Today’s team review is from Sean, he blogs here http://ebookwormssite.wordpress.com
Sean has been reading A Biography of Story, A Brief History of Humanity by Trisha Nicholson
This is a unique book, and in a good way. It is an enthralling look at us, humanity and how we tell each other stories, and takes as its main character Story itself, giving her a presence that has been with us since the dawn of our species.
There are no characters as such, mainly milestones along the road of development of stories, and how deeply intertwined it is with our cultures.
The author starts naturally at the beginning. We are given a scene of an old woman, surrounded by her audience, telling us an Aboriginal story of how the buumbuul tree became such a source of food. We can imagine that this oral tradition was how vital survival knowledge and techniques were passed down throughout generations, by people who could detect regular patterns in their environment, and wanted to pass it on.
Evidence of use of controlled fire dates back 300,000 years, and we can imagine our forebears huddled around, seeking warmth shelter and a means of understanding the world.
From this point, the author uses Story to detail the unfolding of modern humanity, showing major points of interest such as when stories were first recorded, in cuneiform on the clay tablets of Sumer, notably the great Epic of Gilgamesh (which the author does a neat job of summarising), then to the development of the fable, where animals have much knowledge and wisdom to impart to their equal partners in the world, humans.
The pace of Story picks up in tandem with the growing modernisation of the world. In Story’s company, we cross deserts and icy North seas. We hear Bedouin love stories, find out how Scheherazade saved her life and gave us 1001 Nights, and set out the foundation for Marvel comics as Snorri Sturluson gathers up the old Norse sagas and breathes life into the old gods.
How Story was used for political and religious gain is clearly shown, as we see Irish Celtic monks converting Celtic gods and heroes into Christian saints – to be fair, they were not the only culprits.
The author skilfully leads us through the emergence of printing, with interesting anecdotes and references, and the explosion as printers such as Caxton begin to print in the vernacular, and broadsheets are used to make political points.
It is not just Western developments that are covered. We are given an excellent summary of the Ramayana, written by Valmiki in around 400 BC. We jump continents from the woodcut block printing of China, to the emergence of Islam (initially open-minded and science-orientated, then succumbing to a more narrow view of the Prophet’s teachings), and eventually to the Crusades, where two cultures collided.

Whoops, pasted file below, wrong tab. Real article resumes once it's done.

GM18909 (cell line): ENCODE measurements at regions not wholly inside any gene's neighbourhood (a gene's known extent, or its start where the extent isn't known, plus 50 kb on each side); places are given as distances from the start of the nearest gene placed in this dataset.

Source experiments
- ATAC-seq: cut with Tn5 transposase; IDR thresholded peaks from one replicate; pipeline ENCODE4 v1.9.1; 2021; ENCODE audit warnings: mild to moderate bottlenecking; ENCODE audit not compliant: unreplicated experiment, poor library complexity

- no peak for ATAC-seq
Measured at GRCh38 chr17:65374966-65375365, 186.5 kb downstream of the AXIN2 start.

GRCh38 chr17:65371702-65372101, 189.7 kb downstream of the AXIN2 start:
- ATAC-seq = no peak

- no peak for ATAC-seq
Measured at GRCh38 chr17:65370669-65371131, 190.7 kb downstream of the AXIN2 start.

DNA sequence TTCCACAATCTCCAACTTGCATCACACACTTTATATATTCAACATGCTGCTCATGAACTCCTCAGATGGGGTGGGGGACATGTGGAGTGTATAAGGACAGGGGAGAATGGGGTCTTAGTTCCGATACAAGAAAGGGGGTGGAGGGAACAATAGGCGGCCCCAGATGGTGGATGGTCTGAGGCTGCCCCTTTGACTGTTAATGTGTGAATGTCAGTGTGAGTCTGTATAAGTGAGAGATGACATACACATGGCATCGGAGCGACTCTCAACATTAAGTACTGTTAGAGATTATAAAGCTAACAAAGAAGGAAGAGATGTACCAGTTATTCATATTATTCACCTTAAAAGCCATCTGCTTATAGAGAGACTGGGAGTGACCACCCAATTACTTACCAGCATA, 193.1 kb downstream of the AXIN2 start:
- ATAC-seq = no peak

Story is not just told by the men. The formidable Marguerite of Navarre is profiled, and a mention is made of Aphra Behn, reputedly the first Englishwoman to earn a living from writing in the 1670’s.
However, we are now in the age of exploration and conquest, giving rise to the novel and the historical novel, epitomised by the writings of men such as Walter Scott and James Fenimore Cooper.
Finally, although Story won’t ever end, we sweep through the industrial and other revolutions, to catch up with the present, digitalised day.
What I Liked:
- This meticulously-researched book read very easily. The narrative just flowed, and the author did an excellent job making it seamless.
- It is structured along a timeline, but also allows you to dip in for referencing (well-compiled index!), which I think will be the long-term appeal of the book.
- Brings life to some of the historic figures (e.g. Rabelais, Gutenberg).
What I Didn’t Like:
I found this book to be a joy to read. It is historical, and a lot of it will be familiar to anyone who is interested in history, but it gives a unique perspective, doesn’t drown the reader in superfluous facts, and reinforces how important telling each other stories is, how much a part of our DNA it is, and why books are so important. There are many, many familiar names, but also some new ones, and hopefully you will find out things that you may not have known before. Isn’t that the point of a story??
Through Rosie Amber’s Book Review Team, I received a free copy of this book from the author, in return for an objective and unbiased review.
Trish Nicholson brings us a unique interweaving of literature and history seen through the eyes of storytellers, making a fascinating journey for general readers and students alike. From tales of the Bedouin, to Homer, Aesop and Valmiki, and from Celtic bards and Icelandic skalds to Chaucer, Rabelais, Shakespeare, Scott and Chekhov, some of the many storytellers featured will be familiar to you; others from Africa, Asia and the Pacific may be fresh discoveries.
Beginning with oral tales of our foraging ancestors, the emergence of writing, the great migrations, the age of exploration and the invention of printing through to the industrial revolution and the digital age, Nicholson brings us voices from all corners of the world. Combining this extraordinary breadth with telling myths, epics, fables, fairy tales and legends, she reveals their story-power in the comedy and tragedy of human affairs. And what of Story’s future..?
A Biography of Story, A Brief History of Humanity is our own human epic, thoroughly researched and referenced, and told with the imaginative flair of an accomplished storyteller. This is a book-lover’s book, illustrated and handsomely presented in hardback and paperback volumes designed ‘to have and to hold’.